Review: When I’m With You (Part 1) by Beth Kerry

Beth Kerry really has cornered the market on novellas i think, both she and Sara Fawkes have mastered the idea of the short tease leading into the next part that will carry you on the edge of your seat to the next book.

So in When I’m With You, we find ourselves in the tale of Lucien who we met back in ‘Because you’re Mine’ when we learned that he was the owner/manager of Fusion a restaurant housed in Noble Towers, owned by sexy and mysterious Ian Noble.  Ian had fallen for Francesca who was painting a picture for the foyer of his tower and the relationship bloomed from there.

The great thing with that story is that we saw a bit of Lucien to know that he was mysterious as well, very sexy and had a past that kept women on edge.  Francesca even had a moment or two around him that made you wonder what really made Lucien Tick.

So in this first story, we find ourselves in Fusion where Lucien thinks that someone has broken into his restaurant only to find his head chef there with a female who didn’t seem to really care much for the advances of the chef.  low and behold, Lucien soon realizes that he knows this woman from his past and that she brings along her own kind of trouble.  (both the bad and the very very good kind).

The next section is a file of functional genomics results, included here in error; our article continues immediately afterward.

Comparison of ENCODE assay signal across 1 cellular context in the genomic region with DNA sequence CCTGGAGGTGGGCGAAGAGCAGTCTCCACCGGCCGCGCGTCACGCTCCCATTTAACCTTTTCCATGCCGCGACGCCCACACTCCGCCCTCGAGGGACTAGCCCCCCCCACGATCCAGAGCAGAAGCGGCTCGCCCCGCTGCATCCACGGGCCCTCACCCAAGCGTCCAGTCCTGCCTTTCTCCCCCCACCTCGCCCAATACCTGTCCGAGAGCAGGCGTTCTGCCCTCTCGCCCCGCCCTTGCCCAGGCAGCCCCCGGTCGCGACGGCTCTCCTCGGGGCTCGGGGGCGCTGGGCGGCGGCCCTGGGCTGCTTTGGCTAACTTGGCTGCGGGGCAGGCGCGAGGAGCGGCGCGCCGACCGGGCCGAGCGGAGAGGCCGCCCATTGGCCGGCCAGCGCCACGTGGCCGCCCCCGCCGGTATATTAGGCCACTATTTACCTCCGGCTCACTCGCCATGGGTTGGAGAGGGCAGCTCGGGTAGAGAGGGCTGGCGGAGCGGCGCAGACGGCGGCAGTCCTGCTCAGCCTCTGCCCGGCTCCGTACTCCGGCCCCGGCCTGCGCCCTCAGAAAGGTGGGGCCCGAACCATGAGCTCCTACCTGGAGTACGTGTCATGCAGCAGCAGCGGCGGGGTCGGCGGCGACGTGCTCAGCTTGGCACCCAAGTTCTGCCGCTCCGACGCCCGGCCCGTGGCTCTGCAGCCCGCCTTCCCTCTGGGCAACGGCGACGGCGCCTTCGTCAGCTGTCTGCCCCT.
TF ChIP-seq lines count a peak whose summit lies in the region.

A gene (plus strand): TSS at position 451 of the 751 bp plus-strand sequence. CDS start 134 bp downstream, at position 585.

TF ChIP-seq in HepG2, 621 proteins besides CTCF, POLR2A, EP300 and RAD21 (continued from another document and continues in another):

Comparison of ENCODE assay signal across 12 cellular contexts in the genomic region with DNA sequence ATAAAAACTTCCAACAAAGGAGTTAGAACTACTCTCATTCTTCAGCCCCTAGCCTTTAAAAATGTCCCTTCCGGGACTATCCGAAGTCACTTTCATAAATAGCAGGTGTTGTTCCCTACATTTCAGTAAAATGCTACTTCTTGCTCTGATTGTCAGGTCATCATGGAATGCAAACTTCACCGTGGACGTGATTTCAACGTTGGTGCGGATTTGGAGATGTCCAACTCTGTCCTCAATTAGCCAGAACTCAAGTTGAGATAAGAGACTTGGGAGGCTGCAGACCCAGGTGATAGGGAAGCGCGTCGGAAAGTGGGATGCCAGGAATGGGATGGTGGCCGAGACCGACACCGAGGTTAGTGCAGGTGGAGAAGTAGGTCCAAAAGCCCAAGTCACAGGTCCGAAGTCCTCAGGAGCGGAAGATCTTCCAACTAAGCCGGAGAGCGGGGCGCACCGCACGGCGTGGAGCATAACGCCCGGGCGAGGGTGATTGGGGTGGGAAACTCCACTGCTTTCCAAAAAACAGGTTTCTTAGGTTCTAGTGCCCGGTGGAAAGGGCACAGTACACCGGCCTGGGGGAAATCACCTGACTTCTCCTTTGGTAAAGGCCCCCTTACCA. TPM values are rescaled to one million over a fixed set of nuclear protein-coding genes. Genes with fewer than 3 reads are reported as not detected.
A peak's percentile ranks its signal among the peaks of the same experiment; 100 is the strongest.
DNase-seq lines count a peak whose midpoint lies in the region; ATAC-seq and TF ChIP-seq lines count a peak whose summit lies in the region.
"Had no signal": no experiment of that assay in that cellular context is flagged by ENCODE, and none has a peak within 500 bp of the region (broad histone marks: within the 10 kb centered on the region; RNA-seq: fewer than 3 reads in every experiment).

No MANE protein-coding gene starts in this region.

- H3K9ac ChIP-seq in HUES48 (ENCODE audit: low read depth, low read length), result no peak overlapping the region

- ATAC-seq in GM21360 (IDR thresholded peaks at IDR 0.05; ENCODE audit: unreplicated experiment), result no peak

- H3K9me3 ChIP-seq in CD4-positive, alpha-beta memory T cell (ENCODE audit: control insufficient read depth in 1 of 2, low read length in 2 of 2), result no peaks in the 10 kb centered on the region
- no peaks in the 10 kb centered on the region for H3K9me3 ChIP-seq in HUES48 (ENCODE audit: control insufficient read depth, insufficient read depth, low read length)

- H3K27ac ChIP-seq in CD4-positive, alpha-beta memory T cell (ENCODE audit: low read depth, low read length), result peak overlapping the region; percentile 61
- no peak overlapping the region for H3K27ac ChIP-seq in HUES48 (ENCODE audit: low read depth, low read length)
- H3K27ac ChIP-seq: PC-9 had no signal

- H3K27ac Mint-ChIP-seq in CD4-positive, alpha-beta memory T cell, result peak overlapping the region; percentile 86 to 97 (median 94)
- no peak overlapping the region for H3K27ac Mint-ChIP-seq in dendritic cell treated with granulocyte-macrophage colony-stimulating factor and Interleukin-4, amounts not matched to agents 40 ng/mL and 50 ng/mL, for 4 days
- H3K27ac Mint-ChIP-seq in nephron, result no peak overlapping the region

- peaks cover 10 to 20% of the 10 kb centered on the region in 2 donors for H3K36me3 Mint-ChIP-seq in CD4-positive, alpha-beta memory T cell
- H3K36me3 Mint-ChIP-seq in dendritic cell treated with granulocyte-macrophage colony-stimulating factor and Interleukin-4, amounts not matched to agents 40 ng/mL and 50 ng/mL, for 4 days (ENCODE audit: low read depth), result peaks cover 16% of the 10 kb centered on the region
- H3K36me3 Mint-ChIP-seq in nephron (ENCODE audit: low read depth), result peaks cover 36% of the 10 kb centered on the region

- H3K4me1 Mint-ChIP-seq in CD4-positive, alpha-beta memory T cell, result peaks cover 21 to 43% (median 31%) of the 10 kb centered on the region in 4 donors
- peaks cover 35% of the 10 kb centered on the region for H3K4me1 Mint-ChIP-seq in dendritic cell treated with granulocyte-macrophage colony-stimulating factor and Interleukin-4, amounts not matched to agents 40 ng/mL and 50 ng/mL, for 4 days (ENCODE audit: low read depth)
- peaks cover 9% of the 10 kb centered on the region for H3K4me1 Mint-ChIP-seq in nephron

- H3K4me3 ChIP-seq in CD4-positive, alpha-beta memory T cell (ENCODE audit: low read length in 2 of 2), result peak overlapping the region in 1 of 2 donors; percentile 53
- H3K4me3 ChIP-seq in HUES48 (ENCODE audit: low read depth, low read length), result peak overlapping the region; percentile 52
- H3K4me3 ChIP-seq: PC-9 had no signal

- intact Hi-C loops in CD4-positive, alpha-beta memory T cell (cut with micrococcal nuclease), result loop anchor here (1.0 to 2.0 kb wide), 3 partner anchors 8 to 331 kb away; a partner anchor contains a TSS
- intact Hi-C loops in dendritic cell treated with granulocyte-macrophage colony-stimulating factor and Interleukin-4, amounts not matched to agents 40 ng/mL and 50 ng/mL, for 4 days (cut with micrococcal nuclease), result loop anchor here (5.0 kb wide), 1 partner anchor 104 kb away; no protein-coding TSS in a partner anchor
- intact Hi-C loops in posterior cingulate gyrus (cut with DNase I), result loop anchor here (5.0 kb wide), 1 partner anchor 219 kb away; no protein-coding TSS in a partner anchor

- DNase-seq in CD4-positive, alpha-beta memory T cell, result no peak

We’re then quickly taken on an introduction ride with them as they find themselves in very new territory from their last encounter and it’s interested to see the push and pull since both seem to be the control types.  Lucien quickly establishes himself as the dominant here and orders Elise to be his submissive and this story goes on from there.

What i find interesting is that Lucien, as aware as he is, doesn’t realize that all may not be what it seems with Elise, and Elise herself knows that she was privvy to information years ago that she shouldn’t know but she doesn’t quite know what she heard from Lucien and therefore doesn’t know the implication.  I can only imagine all these juicy details will unfurl themselves over the course of this ‘series’.


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